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Education and

the Fourth Industrial Revolution

Key message

With the increasing risks of automation, job displacement, skills mismatch and precarious livelihoods, it is imperative to transform the education system to prepare young people for the future of work.

The Fourth Industrial Revolution (4IR) will fundamentally alter human societies on an unprecedented scale, driven by emerging technological advances in artificial intelligence, robotics, nanotechnology, biotechnology, materials science, and quantum computing. As a result, the future of work will be unlike anything we have seen before, or prepared for – and only a quality, relevant and inclusive education can prepare the next generation with the skills, values and competencies they will need to thrive.
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Key challenges
  • It is estimated that by 2030 more than half of young people worldwide will not have the basic skills or qualifications necessary for the workforce. 
    (Education Commission, 2016)
  • Just a few years ago, technologies associated with the 4IR were projected potentially to displace more than five million jobs by 2020, most of the loss concentrated in low- and middle-skill jobs.
    (Deloitte & GBCE, 2018)  (McKinsey, 2017)
  • The global skills mismatch is currently estimated to affect two in five employees in OECD countries, costing the global economy 6% every year in terms of lost labour productivity.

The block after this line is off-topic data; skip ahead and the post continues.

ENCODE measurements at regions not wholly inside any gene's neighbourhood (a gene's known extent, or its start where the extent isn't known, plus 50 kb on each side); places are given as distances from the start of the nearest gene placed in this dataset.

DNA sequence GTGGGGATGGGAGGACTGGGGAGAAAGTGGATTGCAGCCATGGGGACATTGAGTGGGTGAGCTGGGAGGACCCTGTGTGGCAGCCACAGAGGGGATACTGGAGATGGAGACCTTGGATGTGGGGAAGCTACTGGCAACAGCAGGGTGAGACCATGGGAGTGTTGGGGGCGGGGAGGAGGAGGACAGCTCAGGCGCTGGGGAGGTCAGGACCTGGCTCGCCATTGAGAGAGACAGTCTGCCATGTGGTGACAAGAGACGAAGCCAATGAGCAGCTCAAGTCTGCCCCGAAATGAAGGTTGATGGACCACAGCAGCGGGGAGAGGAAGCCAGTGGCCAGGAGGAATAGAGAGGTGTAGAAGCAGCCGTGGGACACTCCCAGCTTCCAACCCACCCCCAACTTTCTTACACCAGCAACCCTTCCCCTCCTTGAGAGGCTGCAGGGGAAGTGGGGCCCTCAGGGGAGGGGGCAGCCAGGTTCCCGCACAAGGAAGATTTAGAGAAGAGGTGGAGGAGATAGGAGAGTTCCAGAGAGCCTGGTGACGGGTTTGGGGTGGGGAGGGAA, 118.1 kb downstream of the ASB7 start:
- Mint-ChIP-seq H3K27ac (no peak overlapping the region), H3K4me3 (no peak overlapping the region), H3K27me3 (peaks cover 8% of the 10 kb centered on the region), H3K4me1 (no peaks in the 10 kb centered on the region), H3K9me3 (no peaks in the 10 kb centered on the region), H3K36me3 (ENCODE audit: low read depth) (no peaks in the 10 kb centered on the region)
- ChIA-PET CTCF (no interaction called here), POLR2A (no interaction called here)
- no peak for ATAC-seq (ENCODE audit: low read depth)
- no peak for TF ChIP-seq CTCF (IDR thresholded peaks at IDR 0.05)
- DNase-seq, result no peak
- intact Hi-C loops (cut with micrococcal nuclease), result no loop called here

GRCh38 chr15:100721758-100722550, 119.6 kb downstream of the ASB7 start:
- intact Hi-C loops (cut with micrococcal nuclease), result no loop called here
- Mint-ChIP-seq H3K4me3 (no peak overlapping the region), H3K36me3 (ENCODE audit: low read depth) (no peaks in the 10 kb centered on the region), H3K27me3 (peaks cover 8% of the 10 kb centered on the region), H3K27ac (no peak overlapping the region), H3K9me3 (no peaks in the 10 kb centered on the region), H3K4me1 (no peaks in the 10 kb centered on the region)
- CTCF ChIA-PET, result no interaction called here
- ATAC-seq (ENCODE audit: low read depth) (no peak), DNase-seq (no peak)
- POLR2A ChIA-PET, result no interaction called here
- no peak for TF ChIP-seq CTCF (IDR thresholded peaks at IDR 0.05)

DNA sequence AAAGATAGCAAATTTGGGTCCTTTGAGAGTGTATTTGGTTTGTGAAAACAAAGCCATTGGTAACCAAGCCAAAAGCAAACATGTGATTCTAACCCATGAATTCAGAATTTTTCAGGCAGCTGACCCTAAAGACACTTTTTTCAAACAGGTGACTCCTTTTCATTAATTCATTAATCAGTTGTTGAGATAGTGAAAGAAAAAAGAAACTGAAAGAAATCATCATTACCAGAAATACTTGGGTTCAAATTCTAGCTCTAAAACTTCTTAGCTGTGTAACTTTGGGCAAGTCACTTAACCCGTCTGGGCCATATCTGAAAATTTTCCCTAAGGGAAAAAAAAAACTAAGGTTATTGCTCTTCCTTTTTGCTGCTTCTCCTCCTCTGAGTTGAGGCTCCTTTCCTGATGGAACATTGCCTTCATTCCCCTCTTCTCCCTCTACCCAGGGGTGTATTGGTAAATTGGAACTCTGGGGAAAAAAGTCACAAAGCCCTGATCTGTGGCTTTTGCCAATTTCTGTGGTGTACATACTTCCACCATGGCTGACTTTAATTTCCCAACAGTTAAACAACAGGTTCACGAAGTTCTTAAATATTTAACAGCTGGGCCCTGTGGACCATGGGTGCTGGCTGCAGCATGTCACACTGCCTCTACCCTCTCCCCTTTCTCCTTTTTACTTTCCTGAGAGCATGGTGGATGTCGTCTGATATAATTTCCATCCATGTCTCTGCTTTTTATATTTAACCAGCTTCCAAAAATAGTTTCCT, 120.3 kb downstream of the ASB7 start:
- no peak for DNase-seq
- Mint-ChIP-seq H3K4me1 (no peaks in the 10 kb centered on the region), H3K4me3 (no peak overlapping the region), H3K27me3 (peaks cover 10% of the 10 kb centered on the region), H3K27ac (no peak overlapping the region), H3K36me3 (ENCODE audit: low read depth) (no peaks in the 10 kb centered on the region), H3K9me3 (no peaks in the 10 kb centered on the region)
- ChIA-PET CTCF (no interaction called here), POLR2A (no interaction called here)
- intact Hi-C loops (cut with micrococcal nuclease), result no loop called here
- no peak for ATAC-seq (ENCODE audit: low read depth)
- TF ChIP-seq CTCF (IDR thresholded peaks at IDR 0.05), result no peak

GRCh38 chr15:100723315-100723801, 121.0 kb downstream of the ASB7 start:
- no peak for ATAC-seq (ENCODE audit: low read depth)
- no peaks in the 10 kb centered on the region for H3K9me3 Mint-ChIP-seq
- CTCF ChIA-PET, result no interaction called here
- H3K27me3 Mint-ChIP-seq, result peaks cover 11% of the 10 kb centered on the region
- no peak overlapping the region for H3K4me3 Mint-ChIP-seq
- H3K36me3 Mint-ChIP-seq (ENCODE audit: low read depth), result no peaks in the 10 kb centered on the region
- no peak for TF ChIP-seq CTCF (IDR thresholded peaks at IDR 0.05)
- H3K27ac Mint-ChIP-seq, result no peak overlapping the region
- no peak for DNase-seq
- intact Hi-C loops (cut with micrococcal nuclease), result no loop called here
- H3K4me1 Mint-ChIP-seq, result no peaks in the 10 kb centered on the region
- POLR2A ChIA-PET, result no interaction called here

(Boston Consulting Group, 2020)
  • The skills mismatch is highly gendered and must be addressed through gender-sensitive education and training. Skills in traditional ‘men’s jobs’ are twice as likely to be transferable to new employment opportunities as those of traditional ‘women’s jobs’.
    (Deloitte & GBCE, 2018)
  • Employment in the future is likely to place an increased premium on digital literacy. 84% of multinational and large national companies surveyed reported being ready to digitize work. Yet the percentage of adults with basic spreadsheet skills is 7% in lower-middle-income countries, 20% in upper-middle-income countries, and 40% in high-income countries.
    (GEM, 2020)  (World Economic Forum, 2020)
  • The Fourth Industrial Revolution requires reshaping the future of education and work. 65% of the students that are in school today, will work in jobs that do not currently exist and 47% of today's jobs will be automated in the next decade. Most of these jobs are likely to require a higher level of digital and social-emotional literacy.
    (Elayyan, 2021)  (World Economic Forum, 2020)
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  • Closing the skills gap unleashes economic potential. By closing the current skills gaps, the global economy would gain at least US$6.5 trillion by 2030 through increased productivity.
    (PWC, 2022)
  • Young people are demanding that the education system step up and provide critical skills for the future of work. In a 2018 Global Youth Survey, 79% of young people reported that they had to go outside formal schooling to get the skills necessary for their desired jobs.
    (Deloitte & GBCE, 2018)